Up on the edge of the cliff lies the ruins of Breakfast in the open air is wonderful. The cool ocean breeze and the waves lapping on the beach, its a lovely start to the day. The half a dozen motorhomes are all German owned and everyone is sat outside with a hot flask. The flasks are ancient – remember the pastel coloured plastic flasks with big screw lid? Well it looks like it is a ‘must have’ for every German camper or otherwise your not part the club.
Friday 13 June: Eraclea Minoa to Mazala Del Vallo
I hardly slept a wink last night with itchy arms. I was shattered and Craig could tell, so he packed away outside and leaving me to doze over a cup of coffee. We said good bye to our German neighbours and set off. By mid morning it was very hot (38) and the humidity was high. Not a good combination when you already have a rash. We kept the air con on but it was too late, the heat had the better of me – I now had heat rash on top of the itchy arm rash, on top of zero sleep. Oh and I forget, I have a dozen or so mosquito bites on my arse. Now I know god has a sense of humour. As we drove through the beautiful countryside you could see lots of little fires dotted around. This area is renown for fires due to extreme heat and dry atmosphere. During mid summer, its a challenge for the farmers to keep the fires under control. I am struggling now, so I would hate to be here at the peak of summer. We were hoping to pull in to a small lane for lunch but we were struggling to find enough shade or shelter from the sun. Craig managed to find a road with some shelter, so we pulled over and had lunch and admired the view of the fairground cemetery. Peanut finished off the melon and it was funny to watch him – he ate melon like a human?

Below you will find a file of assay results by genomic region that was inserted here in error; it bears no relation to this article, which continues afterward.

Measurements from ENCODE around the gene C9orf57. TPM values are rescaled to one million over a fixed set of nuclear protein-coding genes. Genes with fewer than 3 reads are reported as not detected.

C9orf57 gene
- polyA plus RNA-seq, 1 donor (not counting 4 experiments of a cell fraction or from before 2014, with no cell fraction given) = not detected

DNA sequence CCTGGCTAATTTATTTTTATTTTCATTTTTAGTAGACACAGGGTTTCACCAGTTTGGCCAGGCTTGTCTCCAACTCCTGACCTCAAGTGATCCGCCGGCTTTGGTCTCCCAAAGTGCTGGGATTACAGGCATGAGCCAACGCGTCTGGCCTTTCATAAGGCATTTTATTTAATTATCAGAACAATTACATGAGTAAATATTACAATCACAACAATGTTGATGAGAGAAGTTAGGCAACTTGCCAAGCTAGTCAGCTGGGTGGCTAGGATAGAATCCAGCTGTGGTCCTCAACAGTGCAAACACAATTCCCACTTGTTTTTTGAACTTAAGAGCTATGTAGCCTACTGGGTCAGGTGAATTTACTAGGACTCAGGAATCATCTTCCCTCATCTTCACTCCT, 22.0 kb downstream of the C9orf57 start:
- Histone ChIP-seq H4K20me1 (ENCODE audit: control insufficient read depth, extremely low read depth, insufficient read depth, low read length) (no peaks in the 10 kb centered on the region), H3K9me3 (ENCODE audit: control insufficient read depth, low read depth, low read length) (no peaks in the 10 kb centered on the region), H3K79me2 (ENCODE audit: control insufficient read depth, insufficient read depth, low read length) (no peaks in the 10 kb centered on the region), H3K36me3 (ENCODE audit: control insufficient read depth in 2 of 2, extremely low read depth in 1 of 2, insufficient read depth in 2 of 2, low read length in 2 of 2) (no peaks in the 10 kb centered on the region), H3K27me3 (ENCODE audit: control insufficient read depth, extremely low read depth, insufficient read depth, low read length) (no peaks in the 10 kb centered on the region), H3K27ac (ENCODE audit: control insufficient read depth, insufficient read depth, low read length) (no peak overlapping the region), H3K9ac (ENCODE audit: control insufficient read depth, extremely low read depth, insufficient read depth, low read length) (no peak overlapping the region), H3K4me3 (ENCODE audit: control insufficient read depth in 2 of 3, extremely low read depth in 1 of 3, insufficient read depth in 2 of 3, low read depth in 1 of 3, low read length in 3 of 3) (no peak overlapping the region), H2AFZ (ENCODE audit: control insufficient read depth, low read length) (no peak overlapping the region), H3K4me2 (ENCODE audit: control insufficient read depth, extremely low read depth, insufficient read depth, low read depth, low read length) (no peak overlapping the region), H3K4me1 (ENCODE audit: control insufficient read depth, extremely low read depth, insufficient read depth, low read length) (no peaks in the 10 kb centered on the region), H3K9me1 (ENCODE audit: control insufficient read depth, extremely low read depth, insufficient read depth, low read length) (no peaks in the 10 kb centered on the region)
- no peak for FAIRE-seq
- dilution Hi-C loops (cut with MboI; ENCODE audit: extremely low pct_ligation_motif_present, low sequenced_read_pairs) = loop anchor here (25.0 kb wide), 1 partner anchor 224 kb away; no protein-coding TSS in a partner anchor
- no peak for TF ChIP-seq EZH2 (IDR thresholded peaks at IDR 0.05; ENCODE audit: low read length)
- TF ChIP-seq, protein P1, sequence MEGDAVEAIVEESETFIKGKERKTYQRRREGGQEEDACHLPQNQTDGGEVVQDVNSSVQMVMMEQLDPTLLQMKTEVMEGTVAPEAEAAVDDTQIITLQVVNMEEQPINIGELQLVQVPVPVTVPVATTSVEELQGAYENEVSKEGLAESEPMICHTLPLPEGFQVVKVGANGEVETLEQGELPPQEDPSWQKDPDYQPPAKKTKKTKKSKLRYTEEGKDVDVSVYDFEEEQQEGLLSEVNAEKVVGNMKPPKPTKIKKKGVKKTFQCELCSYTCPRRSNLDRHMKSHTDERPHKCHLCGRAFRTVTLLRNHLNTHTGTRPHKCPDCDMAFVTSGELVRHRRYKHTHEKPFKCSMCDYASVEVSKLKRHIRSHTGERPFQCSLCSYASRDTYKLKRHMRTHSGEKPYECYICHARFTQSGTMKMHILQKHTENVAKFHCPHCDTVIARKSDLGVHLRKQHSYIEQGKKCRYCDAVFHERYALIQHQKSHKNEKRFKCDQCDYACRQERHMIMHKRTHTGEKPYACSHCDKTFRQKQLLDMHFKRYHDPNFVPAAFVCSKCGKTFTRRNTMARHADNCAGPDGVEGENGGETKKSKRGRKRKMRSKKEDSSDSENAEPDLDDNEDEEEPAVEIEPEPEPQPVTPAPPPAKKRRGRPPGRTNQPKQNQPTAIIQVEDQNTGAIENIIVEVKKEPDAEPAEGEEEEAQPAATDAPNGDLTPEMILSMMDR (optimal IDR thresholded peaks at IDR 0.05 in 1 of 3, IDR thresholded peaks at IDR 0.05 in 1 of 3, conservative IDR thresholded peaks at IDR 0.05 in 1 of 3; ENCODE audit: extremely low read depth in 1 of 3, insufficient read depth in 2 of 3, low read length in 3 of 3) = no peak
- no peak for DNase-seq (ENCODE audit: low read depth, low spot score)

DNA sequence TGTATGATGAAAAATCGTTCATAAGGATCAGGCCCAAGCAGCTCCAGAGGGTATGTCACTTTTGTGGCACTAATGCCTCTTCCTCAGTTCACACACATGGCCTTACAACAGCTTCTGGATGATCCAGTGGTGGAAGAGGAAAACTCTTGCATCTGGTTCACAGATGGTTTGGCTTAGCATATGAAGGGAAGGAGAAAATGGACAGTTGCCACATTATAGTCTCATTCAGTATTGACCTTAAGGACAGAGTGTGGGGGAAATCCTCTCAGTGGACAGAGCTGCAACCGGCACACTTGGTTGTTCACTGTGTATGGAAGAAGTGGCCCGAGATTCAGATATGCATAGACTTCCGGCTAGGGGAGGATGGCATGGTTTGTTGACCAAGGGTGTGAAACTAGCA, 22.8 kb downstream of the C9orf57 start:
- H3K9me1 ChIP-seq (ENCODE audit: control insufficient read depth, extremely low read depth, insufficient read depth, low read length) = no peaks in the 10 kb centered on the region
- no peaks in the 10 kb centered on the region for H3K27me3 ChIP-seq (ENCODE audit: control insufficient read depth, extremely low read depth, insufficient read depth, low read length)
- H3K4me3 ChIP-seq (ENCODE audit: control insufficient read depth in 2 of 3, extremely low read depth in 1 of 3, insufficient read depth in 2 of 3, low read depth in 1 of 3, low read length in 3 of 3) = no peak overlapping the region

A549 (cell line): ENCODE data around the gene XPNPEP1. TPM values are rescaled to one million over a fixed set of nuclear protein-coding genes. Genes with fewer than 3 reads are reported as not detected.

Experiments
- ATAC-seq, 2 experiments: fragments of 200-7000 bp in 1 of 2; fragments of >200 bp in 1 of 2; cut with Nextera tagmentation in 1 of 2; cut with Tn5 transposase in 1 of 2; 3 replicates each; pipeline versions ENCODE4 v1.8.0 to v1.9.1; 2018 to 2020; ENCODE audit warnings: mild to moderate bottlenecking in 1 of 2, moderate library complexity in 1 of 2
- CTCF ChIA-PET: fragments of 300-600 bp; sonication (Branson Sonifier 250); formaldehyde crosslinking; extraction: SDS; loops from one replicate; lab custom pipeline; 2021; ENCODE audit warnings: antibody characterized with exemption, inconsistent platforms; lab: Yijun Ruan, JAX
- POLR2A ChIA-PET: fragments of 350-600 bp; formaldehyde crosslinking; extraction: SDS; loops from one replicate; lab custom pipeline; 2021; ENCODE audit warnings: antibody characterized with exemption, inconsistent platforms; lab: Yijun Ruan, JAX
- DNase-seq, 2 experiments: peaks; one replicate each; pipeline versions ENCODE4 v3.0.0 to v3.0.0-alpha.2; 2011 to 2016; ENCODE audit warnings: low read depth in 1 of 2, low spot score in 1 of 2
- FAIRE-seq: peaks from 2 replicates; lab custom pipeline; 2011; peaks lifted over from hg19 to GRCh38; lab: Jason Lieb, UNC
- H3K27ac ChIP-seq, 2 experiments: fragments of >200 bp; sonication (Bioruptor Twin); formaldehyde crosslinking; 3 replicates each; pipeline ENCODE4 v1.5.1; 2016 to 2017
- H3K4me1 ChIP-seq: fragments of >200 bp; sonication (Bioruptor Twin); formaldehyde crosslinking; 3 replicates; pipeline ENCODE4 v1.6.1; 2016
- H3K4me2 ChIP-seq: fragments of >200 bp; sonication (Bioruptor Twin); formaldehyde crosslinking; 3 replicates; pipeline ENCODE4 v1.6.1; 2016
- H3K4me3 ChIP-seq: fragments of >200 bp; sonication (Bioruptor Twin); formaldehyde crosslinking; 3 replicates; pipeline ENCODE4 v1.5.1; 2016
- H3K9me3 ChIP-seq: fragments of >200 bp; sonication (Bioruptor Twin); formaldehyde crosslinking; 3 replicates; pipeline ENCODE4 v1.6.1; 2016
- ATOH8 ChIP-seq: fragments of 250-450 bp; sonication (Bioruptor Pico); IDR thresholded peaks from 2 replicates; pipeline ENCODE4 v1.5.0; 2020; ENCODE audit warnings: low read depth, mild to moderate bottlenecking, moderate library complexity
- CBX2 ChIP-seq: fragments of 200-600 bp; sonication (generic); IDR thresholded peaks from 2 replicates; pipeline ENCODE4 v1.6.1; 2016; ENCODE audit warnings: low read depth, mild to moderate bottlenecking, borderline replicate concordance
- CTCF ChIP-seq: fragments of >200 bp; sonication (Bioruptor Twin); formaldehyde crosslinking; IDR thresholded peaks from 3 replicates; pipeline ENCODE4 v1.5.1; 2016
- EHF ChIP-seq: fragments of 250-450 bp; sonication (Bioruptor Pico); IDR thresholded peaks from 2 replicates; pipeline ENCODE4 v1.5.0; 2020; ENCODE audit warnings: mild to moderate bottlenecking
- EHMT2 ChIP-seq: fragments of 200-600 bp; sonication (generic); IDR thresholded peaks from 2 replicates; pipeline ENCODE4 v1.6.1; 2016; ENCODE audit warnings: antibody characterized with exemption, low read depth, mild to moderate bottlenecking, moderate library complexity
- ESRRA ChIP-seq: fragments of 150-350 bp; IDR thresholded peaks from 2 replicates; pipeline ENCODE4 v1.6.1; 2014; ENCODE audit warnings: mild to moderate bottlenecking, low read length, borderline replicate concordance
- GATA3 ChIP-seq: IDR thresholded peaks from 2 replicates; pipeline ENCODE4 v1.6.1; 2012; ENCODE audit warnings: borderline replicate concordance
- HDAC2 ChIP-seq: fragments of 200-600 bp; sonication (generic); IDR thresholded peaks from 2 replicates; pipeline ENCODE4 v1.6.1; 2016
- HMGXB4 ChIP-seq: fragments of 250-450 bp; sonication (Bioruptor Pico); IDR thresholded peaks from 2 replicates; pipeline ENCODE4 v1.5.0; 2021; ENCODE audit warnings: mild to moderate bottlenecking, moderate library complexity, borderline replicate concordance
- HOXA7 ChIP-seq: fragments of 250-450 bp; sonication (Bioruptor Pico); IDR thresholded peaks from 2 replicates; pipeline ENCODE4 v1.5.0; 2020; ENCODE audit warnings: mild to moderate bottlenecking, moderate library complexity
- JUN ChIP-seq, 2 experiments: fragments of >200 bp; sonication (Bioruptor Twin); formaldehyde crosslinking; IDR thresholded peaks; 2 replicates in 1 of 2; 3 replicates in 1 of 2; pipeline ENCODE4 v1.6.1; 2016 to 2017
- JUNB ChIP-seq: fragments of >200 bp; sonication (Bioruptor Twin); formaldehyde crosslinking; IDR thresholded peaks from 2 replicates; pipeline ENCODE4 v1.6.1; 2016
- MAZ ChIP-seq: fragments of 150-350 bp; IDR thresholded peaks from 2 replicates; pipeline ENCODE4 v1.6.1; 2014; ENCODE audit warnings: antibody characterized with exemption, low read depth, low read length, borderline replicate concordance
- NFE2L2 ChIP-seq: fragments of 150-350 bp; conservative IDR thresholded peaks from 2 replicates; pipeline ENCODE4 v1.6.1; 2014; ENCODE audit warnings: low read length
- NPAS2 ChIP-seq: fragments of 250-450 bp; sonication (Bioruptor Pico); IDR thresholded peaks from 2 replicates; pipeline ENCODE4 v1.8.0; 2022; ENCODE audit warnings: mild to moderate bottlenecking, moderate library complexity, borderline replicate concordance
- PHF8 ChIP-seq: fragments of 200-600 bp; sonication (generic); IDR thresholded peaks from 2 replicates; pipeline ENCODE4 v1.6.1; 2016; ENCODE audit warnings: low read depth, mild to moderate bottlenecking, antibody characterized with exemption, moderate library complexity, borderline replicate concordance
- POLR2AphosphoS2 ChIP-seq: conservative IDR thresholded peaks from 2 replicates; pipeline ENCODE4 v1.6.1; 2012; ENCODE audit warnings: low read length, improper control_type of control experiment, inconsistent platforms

We stopped for a walk around the archaeological site at Selinunte and hoped to stay at Marinella Di Selinunte but the small town with just one road was chocka block, so left with no choice but to move on to the next town.
Upon arrival at Mazara Del Vallo we found shelter from the blistering sun and once it cooled down we had a cycle in to the town. I am not sure if I am grumpy or if this place is genuinely crap. It might have a lot of history but it is just a half built concrete rabbit warren full of immigrants and gypsies from Tunisia. Only nice thing here are the huge brightly coloured street vases.